JAMES McCARTHY A RELUCTANT SPECTATOR AS DUBS ROLL ON.

DUBLIN All-lreland winner James McCarthy hates to stand idly by while Dublin defend their Allianz Football League title, but he has no choice because he lost a battle with a guy named Gilmore.

Well, to be more specific, it’s a wear and tear issue identified as ‘Gilmore’s groin’ that has sidelined the Ballymun Kickhams star for another few weeks.

Jerry Gilmore is the Consultant Surgeon who, in 1980, first identified the complex condition in the pelvic and groin region of the body that has been named after him.

McCarthy had struggled through 2013 and 2014 for his club and with Dublin before finally opting for surgery.

“I had a job done there before Christmas. It was something I had to get done for Gilmore’s groin, and my abductor as well. It was bothering me for an extended time,” said McCarthy.

McCarthy, 24, was one of the success stories who came through from the 2010 All-Ireland U-21 victory to make it at the top grade with the Dubs in 2011 and 2013.

The challenge now is staying in the team, and he concedes that absence through injury does not help his ambitions of winning more trophies.

“Of course you’d worry that someone might take your place because the competition in the squad is great down there at the moment.

“If you’re out too long you’d be under pressure to get your place back. You just try and get back as soon as you can,” said McCarthy.

Donegal come calling to Croke Park tomorrow night for the first time since they dethroned the Dubs in last year’s All-Ireland semi-final.

Manager Jim Gavin said the lessons were learned soon afterwards and Dublin have moved on, mentally and emotionally as a group.

McCarthy gave an insight into the way he, as an individual, dealt with the aftermath of the shock result of the football year.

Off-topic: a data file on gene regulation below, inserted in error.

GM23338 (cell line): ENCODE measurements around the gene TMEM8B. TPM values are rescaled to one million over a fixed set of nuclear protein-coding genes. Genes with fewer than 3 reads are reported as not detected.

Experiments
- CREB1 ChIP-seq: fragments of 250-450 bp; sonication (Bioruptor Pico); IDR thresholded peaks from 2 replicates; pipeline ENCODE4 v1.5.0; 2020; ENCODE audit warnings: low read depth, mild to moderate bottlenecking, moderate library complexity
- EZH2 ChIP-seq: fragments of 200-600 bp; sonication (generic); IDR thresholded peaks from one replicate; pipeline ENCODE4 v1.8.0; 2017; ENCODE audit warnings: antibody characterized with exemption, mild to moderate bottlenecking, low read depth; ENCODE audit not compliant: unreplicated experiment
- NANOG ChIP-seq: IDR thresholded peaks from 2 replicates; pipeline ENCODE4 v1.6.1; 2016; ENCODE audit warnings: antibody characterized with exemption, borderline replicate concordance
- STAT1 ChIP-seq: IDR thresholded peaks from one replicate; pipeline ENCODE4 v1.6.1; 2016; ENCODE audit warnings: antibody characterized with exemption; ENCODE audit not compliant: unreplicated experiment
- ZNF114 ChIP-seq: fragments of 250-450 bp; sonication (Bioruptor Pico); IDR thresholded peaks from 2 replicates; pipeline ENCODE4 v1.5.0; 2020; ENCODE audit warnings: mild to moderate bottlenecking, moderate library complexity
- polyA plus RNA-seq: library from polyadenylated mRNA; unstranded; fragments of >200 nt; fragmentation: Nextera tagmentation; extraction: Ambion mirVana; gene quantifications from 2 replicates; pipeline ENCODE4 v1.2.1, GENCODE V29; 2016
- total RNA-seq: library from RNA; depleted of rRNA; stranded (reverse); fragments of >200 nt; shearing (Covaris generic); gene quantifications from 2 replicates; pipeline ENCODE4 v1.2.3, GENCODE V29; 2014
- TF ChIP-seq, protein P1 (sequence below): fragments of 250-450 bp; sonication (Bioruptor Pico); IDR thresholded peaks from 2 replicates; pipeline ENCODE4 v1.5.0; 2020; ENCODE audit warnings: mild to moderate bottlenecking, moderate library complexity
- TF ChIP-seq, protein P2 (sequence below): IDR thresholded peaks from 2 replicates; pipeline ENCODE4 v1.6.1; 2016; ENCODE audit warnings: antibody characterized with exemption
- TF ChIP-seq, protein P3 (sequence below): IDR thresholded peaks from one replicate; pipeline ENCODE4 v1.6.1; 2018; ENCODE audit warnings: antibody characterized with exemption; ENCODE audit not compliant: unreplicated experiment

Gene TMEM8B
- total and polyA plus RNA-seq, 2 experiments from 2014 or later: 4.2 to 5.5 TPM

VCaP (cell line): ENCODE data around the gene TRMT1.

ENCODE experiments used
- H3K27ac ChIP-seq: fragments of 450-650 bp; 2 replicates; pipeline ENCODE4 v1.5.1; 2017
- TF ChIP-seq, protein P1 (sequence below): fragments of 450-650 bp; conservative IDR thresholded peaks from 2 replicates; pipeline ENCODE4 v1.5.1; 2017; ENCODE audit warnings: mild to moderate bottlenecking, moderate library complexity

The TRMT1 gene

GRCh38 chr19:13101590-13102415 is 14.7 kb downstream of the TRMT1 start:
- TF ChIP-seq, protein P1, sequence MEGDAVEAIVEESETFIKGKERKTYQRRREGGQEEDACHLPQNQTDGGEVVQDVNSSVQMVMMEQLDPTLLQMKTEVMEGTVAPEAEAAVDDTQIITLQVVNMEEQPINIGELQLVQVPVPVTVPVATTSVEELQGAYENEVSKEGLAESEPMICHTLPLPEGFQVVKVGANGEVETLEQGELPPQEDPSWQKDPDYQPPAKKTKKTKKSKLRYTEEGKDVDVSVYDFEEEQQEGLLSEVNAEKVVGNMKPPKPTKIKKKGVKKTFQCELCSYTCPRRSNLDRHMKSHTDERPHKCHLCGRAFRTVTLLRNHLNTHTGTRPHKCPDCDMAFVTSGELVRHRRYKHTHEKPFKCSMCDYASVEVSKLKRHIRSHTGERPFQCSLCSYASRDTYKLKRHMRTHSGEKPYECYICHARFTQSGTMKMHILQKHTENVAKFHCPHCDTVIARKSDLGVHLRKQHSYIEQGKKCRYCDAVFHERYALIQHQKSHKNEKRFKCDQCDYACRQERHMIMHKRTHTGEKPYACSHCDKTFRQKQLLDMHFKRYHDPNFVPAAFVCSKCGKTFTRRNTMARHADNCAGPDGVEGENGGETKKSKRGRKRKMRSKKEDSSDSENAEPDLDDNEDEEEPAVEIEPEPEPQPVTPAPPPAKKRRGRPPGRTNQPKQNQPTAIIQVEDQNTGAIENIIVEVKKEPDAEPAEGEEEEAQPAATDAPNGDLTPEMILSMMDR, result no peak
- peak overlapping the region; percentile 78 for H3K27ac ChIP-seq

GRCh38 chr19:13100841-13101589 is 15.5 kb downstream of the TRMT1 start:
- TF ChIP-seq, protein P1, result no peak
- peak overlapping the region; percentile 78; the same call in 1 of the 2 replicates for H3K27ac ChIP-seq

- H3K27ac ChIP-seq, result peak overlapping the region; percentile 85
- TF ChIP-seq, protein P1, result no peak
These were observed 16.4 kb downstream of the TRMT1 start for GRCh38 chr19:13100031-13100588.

For him, part of the process was actually sitting down and watching a recording of the game on television, which is something many players prefer to avoid.

“I have watched it once or twice, trying to make up my own mind as to where we went wrong.

“I’d like not to watch it because it is tough, it is hard. It was a devastating loss. You have to face it, try and pick up a few things from it. It’s not easy but you have to do it.

“The one against Mayo in 2012 was very hard as well. You’re so close to reaching a final, so to slip up at the last step is tough, but it’s not the end of the world. Nobody died.

“It takes a few weeks to get over and then you get back with the club,” he said.

Dublin’s ambitions of winning two consecutive All-Ireland titles foundered on the bulwark of Donegal’s defensive structure and their lightning counter-attacks, but so-called ‘failure’ to follow 2013 with victory in 2014 is relative, in McCarthy’s opinion.

“It’s just so hard to do. Even the two All-Irelands that we won, we won by a point. People think they’re easy – I’ll tell you what, there’s a lot of work goes in to try and win an All-Ireland, and even more so with back-to-back,” he said.

He also reminded us, as did Gavin this week, that Dublin have won five of the last six competitions they entered. McCarthy also reflected on those two attempts to retain the All-Ireland.

“I think we were better prepared last year maybe than 2012. We had the experience of 2012 to fall back on. The party probably went on a bit too long in 2012.

“In 2013, we were tuned right in, then last year we thought we were unbelievably prepared.

“It just turned out that Donegal bet us on the day. Hands up, we’ve no complaints.

“Maybe we could have won it as well, but that’s the way it goes in sport.”
(Independent.ie)
Image Credit: Sportsfile.

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